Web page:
MBBS Curriculum 2020

Annual Lecture

  • No events in this category



  • Past Events



    Annual Sowerby Lecture -- All Welcome
    26 November 2015 - 18:30-20:00

    “If I had to live like you, I think I’d kill myself”: Explaining the Disability Paradox

    Lecture: Havi Carel, Professor of Philosophy, University of Bristol
    Comment: Brian Hurwitz, Professor of Medicine and the Arts, King’s College London
     
    (See this event also on Facebook)

    Abstract:

     

    The ‘disability paradox’ identifies a significant difference in how ill and disabled people rate their wellbeing, compared with healthy people asked to imagine how happy they would be if they were unwell. Ill and disabled people’s wellbeing rating is only slightly lower than that of healthy people. However, healthy people rate their hypothetical wellbeing as much lower when asked to imagine themselves as ‘hypothetical patients’. There are three possible explanations: either patients misreport their wellbeing due to adaptation, or healthy people mis-imagine ill-health, or both.

     

    In this paper I examine these explanations and suggest that it is healthy people who misimagine ill-health. I also claim that it is impossible to claim that ill people are misreporting their wellbeing due to adaptaion without this having general consequences for any subjective wellbeing measurements. I also claim that the phenomenon of adaptation to illness raises important questions for health economics, and that the psycho-social mechanisms involved in adaptation can be illuminated by a phenomenological analysis.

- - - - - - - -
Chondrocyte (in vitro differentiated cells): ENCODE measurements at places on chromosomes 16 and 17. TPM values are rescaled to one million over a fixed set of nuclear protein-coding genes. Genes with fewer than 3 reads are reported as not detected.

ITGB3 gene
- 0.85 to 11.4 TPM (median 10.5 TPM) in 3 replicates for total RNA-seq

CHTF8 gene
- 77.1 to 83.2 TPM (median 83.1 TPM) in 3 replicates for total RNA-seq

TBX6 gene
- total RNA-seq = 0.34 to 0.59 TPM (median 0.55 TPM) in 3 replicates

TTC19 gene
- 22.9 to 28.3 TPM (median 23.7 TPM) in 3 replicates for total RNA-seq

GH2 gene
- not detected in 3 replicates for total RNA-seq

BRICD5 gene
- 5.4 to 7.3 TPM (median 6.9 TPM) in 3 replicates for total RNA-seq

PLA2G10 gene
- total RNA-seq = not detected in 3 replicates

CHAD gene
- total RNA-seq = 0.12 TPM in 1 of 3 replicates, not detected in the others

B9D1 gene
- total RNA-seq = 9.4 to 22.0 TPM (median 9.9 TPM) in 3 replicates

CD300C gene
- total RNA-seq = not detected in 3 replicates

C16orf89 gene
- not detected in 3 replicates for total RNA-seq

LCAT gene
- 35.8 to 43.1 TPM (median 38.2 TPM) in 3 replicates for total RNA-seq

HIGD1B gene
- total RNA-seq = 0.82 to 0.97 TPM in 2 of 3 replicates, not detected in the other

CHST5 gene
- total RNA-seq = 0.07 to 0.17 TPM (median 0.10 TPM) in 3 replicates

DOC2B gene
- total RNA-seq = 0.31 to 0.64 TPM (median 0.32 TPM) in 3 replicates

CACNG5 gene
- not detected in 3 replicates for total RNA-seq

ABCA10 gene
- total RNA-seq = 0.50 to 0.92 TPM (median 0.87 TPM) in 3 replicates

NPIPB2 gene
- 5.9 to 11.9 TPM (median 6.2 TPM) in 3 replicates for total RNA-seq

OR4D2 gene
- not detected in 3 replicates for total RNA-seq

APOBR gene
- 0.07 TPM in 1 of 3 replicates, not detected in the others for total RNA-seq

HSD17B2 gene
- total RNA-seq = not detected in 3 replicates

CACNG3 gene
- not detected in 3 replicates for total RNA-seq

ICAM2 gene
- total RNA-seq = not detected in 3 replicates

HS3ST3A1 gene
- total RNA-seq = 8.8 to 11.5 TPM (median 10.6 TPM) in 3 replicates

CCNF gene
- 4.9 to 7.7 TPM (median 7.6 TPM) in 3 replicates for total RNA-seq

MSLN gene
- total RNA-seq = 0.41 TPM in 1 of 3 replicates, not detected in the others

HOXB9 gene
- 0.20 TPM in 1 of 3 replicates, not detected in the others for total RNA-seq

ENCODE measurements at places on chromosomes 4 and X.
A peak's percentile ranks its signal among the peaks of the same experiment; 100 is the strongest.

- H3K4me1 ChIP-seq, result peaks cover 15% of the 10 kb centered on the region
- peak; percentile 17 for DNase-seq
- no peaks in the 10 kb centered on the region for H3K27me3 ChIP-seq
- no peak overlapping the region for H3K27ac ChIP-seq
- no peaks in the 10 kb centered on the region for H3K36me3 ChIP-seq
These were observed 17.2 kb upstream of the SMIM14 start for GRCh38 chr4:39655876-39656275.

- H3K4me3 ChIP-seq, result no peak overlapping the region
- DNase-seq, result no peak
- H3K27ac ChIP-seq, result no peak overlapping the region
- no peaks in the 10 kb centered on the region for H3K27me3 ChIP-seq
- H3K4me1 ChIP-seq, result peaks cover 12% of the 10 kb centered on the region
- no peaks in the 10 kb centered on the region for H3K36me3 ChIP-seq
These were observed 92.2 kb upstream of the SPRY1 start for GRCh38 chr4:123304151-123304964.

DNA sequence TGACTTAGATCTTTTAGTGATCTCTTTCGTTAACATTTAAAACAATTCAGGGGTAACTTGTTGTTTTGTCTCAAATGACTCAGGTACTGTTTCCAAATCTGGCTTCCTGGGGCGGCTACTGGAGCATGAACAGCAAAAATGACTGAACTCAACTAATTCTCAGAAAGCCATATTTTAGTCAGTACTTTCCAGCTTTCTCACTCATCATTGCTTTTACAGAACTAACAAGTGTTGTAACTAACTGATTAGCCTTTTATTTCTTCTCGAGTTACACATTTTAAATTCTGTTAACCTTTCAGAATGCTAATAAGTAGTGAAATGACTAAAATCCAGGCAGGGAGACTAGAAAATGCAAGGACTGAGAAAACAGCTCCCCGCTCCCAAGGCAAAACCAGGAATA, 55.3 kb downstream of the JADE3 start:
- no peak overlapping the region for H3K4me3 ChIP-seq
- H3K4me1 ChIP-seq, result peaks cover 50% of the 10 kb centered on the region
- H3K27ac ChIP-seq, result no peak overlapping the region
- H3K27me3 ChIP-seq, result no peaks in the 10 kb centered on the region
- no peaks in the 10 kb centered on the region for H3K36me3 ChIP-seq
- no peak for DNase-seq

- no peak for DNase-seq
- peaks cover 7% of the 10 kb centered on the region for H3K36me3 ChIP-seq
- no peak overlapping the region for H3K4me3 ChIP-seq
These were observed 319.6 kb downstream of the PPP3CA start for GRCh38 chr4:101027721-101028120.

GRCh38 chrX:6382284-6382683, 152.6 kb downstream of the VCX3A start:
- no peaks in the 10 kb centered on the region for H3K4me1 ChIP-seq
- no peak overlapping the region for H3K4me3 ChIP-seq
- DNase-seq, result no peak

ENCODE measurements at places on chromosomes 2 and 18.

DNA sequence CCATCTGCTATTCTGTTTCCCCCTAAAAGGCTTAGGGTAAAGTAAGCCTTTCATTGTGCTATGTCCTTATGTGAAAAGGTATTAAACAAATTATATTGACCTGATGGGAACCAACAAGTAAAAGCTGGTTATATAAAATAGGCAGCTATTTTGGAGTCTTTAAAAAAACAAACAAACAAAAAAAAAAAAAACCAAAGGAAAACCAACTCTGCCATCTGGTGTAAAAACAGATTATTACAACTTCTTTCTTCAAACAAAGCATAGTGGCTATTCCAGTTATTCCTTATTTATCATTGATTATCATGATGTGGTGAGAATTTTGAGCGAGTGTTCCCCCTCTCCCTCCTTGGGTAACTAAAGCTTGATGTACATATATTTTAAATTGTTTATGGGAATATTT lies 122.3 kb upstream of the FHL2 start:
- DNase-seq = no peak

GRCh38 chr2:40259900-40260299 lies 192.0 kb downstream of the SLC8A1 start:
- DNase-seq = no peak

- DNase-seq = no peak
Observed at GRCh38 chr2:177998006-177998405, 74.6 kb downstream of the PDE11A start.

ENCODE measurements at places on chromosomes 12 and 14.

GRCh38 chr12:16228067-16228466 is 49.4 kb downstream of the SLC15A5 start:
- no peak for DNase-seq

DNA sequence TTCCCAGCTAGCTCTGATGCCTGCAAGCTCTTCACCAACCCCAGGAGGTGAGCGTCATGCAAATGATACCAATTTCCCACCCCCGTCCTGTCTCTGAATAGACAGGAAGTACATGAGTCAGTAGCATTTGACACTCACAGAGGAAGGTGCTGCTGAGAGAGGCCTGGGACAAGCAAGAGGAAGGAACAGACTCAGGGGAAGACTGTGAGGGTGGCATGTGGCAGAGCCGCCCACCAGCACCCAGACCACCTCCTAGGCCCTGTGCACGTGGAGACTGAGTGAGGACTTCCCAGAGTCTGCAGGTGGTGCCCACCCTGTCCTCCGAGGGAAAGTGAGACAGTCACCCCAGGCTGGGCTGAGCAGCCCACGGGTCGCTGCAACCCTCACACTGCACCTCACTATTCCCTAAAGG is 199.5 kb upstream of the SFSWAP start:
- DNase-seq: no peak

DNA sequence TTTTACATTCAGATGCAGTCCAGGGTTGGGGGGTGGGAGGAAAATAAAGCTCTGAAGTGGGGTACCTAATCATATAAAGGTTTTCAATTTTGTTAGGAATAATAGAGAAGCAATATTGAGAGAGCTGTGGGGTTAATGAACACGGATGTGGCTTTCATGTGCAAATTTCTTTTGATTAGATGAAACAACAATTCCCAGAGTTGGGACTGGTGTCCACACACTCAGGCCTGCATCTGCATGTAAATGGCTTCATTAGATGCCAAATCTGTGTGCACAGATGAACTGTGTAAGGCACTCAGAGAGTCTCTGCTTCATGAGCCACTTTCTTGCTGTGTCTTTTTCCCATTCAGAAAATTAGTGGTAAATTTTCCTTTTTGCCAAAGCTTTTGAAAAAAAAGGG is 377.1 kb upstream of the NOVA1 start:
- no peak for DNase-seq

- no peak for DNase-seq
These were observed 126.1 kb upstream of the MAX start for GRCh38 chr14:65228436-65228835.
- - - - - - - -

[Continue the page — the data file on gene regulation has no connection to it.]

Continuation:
Abstract
    Video Recording


    2016 Annual Sowerby Lecture
    24 November 2016 - 19:30-21:00

    Medical Nihilism: Should we trust medical research?

    Lecture: Jacob Stegenga – University of Cambridge History and Philosophy of Science
    Comment: Richard Smith, former editor of the British Medical Journal

    Abstract:

    Many prominent physicians and journalists have expressed arguments supporting medical nihilism, which is the view that we should have little confidence in the effectiveness of novel medical interventions. In this talk I assess the case for medical nihilism. Salient arguments are based on the frequency of failed medical interventions, the extent of misleading and discordant evidence in clinical research, the sketchy theoretical framework on which many medical interventions are based, and the malleability of even the very best empirical methods employed in clinical research. To evaluate medical nihilism with care I articulate the general argument in formal terms. If we attend more broadly to our evidence, malleable methods, and background theories, and reason with our best inductive framework, then I argue that our confidence in the effectiveness of most medical interventions ought to be low.

    (See this event also on Facebook)

    Video Recording